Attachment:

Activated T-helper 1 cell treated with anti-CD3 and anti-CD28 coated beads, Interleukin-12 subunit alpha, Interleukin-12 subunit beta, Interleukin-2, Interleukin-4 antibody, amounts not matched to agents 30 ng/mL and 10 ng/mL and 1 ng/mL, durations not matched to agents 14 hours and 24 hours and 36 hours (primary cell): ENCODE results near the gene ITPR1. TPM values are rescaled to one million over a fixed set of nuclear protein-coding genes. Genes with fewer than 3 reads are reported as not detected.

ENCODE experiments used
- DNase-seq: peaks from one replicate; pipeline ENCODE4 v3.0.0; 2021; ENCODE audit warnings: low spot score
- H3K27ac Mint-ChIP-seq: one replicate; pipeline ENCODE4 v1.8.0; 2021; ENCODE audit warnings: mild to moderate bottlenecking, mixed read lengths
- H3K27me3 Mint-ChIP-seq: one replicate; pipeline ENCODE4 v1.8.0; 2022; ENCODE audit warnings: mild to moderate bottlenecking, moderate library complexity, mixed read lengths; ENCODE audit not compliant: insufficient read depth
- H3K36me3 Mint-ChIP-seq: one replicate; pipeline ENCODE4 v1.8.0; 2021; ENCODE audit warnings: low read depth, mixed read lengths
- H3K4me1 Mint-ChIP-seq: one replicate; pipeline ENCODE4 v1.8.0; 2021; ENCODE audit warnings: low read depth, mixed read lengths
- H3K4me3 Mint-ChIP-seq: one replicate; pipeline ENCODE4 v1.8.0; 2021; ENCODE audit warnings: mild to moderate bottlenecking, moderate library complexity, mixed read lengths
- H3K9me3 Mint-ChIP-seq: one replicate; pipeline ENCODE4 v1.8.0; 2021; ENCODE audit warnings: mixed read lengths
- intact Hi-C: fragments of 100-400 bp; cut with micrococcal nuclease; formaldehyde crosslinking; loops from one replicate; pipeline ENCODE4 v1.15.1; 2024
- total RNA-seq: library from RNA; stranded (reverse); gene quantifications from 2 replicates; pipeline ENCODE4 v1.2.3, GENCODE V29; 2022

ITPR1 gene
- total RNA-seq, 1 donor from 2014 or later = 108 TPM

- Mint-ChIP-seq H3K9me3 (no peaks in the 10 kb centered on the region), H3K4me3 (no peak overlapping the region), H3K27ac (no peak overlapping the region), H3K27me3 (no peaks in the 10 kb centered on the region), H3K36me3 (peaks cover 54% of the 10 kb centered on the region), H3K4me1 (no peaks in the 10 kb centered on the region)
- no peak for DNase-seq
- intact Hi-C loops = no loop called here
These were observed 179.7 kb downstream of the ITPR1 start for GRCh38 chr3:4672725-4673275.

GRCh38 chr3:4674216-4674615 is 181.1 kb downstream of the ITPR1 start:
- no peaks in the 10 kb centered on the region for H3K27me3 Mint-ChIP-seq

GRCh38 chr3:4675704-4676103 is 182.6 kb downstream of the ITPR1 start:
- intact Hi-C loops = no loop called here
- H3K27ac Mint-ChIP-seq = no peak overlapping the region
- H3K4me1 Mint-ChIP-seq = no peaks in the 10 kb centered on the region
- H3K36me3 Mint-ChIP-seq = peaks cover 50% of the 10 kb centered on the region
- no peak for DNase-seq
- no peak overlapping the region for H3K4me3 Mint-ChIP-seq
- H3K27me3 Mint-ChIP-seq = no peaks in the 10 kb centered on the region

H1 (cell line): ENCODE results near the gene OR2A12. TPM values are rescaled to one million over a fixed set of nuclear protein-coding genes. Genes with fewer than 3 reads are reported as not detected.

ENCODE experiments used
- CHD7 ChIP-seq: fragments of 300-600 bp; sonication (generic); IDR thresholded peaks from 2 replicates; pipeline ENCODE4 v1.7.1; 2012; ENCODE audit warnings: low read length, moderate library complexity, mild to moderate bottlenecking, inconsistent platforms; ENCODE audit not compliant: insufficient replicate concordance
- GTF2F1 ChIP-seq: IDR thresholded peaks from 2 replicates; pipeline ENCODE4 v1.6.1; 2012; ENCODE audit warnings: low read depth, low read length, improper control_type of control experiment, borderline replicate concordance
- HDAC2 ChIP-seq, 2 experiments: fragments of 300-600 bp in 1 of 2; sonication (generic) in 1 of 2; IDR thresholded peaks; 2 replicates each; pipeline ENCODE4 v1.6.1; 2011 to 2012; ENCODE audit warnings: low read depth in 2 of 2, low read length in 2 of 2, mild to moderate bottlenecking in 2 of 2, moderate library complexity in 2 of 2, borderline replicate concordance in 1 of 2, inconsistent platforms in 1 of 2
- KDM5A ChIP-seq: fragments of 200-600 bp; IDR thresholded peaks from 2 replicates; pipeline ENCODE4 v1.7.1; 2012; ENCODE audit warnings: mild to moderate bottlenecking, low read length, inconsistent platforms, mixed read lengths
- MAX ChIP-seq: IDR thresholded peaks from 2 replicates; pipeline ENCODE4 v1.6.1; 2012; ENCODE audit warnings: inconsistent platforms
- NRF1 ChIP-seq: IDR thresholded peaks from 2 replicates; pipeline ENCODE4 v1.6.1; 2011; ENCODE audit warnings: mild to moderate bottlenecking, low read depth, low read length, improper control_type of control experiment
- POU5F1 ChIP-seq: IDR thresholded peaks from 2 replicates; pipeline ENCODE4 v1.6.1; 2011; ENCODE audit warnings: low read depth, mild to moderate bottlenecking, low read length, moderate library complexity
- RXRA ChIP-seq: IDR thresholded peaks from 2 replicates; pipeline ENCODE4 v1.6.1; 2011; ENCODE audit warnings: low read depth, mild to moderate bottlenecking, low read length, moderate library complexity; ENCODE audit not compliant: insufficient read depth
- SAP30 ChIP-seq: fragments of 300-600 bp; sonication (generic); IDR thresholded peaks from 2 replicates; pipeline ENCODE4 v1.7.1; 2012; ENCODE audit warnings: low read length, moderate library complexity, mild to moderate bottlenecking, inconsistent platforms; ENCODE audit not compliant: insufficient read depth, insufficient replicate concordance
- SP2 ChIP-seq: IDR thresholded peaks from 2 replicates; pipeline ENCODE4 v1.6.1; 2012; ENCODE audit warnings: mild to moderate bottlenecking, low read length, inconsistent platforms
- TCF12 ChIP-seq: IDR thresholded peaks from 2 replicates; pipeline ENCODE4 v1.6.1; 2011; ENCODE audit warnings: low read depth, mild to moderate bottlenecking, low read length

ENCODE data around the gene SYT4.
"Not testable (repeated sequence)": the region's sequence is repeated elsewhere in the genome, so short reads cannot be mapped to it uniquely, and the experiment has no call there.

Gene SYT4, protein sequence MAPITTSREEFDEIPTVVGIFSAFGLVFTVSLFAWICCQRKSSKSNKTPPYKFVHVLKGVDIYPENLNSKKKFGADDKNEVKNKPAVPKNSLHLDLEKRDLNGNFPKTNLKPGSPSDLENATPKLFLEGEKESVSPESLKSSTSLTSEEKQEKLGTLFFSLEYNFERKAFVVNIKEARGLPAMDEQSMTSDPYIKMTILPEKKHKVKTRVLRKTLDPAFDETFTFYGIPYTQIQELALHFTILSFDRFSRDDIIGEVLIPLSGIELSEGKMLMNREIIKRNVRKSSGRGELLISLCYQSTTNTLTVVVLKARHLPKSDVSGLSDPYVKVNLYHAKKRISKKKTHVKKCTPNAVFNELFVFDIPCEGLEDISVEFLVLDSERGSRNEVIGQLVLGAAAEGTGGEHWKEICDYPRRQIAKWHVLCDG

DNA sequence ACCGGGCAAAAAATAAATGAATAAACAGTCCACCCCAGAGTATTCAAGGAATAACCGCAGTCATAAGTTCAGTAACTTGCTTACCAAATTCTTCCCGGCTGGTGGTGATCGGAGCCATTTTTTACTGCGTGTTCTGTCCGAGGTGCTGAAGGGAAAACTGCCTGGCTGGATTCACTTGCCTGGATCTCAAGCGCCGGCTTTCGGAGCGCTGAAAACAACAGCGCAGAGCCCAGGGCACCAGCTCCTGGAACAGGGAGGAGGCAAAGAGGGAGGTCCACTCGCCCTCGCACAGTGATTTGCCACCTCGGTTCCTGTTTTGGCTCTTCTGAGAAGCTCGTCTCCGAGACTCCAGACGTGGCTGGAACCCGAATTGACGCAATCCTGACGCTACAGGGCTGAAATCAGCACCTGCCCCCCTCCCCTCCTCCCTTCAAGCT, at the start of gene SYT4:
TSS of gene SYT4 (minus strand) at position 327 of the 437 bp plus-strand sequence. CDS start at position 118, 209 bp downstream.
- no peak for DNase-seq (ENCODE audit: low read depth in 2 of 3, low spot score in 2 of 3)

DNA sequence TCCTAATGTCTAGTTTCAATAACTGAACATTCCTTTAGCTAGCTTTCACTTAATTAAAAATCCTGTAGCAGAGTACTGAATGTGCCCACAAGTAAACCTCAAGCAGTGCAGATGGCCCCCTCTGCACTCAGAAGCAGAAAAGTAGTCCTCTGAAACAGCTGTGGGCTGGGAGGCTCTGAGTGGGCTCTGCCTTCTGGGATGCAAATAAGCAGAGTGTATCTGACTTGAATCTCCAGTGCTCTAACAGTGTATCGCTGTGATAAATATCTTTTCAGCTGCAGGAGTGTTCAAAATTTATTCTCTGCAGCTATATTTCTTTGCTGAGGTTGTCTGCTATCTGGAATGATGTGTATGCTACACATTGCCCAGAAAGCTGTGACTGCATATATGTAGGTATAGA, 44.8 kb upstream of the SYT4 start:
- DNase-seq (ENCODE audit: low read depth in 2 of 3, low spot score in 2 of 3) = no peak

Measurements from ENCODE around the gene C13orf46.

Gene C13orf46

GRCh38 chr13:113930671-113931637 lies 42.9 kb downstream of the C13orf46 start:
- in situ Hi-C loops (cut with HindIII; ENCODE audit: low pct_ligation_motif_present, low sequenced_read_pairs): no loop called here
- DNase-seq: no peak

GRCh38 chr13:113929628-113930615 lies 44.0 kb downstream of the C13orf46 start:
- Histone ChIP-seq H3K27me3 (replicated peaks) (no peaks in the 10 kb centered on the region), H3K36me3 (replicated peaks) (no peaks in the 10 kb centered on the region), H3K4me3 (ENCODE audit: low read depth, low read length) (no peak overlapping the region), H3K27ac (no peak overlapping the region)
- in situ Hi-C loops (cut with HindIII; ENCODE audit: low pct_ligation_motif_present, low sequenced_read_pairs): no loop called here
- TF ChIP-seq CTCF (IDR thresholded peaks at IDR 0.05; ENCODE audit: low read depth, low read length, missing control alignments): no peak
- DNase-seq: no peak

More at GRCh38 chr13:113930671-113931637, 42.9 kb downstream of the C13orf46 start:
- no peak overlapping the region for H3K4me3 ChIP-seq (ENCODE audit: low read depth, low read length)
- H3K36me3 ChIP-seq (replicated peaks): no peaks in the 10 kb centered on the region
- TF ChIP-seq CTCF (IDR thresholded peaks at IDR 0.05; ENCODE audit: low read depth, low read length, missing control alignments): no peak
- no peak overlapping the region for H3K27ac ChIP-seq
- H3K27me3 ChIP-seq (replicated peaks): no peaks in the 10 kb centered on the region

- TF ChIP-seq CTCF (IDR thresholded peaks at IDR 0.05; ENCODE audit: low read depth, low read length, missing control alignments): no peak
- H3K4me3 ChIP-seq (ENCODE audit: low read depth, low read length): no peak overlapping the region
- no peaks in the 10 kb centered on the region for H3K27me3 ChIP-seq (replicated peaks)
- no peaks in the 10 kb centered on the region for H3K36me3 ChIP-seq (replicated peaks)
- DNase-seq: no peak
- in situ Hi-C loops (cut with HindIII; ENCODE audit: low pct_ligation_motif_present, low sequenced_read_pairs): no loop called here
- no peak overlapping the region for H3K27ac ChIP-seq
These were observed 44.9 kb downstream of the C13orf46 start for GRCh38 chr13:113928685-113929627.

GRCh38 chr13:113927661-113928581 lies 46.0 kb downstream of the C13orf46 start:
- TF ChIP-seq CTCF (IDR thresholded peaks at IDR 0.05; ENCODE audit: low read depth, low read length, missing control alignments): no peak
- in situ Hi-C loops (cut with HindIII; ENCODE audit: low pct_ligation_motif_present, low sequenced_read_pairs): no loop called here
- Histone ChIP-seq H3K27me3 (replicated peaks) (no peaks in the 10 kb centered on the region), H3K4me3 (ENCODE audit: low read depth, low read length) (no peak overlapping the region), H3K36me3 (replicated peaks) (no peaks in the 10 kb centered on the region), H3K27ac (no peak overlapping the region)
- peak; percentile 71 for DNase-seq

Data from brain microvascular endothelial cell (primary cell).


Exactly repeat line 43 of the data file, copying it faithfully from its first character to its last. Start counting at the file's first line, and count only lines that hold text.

Gene SYT4, protein sequence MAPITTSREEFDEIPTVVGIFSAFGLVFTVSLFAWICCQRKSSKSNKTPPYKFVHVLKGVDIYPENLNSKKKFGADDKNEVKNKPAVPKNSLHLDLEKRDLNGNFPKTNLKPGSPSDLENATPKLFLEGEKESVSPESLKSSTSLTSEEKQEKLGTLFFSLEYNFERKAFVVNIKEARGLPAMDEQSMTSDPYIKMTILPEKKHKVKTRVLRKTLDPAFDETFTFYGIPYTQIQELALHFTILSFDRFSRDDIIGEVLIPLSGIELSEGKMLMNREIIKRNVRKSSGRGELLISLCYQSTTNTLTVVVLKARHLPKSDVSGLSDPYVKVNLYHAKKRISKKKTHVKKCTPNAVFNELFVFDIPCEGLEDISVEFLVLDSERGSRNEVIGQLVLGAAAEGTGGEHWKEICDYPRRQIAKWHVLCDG